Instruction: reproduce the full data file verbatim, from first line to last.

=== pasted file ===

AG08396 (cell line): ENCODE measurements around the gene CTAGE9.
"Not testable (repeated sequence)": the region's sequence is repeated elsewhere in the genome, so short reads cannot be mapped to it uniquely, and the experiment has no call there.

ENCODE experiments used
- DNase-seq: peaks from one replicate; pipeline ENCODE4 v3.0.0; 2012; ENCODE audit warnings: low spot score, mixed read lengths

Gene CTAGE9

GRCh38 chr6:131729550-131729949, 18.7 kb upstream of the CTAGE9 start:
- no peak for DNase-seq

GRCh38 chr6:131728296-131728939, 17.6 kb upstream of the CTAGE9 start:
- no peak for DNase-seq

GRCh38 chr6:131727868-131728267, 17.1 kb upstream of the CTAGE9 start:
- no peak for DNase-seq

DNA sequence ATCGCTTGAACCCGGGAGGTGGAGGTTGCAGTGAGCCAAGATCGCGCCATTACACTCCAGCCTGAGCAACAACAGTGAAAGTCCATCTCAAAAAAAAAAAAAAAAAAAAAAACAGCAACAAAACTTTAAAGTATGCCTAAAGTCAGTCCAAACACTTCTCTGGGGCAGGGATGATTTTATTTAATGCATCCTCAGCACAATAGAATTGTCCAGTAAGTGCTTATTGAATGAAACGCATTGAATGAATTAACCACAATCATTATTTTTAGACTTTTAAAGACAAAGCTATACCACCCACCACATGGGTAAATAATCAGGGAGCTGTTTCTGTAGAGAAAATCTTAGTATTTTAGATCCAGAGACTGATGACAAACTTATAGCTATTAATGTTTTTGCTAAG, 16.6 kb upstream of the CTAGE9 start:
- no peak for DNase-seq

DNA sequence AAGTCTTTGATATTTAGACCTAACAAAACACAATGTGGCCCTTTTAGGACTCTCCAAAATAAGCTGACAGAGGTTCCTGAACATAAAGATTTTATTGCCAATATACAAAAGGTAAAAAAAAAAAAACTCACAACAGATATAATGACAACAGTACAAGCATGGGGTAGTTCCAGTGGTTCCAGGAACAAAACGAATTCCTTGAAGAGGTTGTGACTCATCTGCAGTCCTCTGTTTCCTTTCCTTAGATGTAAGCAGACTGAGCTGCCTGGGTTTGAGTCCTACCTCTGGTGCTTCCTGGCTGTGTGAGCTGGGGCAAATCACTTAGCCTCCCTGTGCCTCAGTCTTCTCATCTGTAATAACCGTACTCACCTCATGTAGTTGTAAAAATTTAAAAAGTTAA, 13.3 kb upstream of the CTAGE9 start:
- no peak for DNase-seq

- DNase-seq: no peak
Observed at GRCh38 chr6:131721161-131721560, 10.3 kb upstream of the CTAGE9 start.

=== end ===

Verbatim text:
AG08396 (cell line): ENCODE measurements around the gene CTAGE9.
"Not testable (repeated sequence)": the region's sequence is repeated elsewhere in the genome, so short reads cannot be mapped to it uniquely, and the experiment has no call there.

ENCODE experiments used
- DNase-seq: peaks from one replicate; pipeline ENCODE4 v3.0.0; 2012; ENCODE audit warnings: low spot score, mixed read lengths

Gene CTAGE9

GRCh38 chr6:131729550-131729949, 18.7 kb upstream of the CTAGE9 start:
- no peak for DNase-seq

GRCh38 chr6:131728296-131728939, 17.6 kb upstream of the CTAGE9 start:
- no peak for DNase-seq

GRCh38 chr6:131727868-131728267, 17.1 kb upstream of the CTAGE9 start:
- no peak for DNase-seq

DNA sequence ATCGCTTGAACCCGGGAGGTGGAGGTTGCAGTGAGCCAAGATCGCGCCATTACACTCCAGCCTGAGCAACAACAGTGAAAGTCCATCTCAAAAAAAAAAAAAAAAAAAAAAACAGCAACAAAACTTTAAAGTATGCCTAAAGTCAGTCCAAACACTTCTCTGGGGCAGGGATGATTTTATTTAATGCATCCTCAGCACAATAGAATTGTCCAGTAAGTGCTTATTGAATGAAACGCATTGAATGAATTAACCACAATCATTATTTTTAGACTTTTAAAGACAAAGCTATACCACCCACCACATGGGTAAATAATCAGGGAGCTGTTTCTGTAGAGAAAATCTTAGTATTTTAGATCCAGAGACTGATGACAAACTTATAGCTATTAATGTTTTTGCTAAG, 16.6 kb upstream of the CTAGE9 start:
- no peak for DNase-seq

DNA sequence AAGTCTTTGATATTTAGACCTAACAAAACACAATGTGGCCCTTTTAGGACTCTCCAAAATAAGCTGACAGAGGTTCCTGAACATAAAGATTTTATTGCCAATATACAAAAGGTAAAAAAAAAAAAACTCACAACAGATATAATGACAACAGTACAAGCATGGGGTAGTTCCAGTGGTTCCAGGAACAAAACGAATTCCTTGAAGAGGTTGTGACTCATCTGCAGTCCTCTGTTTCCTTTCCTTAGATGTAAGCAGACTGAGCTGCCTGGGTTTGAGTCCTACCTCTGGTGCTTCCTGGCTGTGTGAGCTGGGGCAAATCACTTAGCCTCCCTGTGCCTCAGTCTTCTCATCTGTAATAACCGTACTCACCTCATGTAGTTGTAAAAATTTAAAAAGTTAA, 13.3 kb upstream of the CTAGE9 start:
- no peak for DNase-seq

- DNase-seq: no peak
Observed at GRCh38 chr6:131721161-131721560, 10.3 kb upstream of the CTAGE9 start.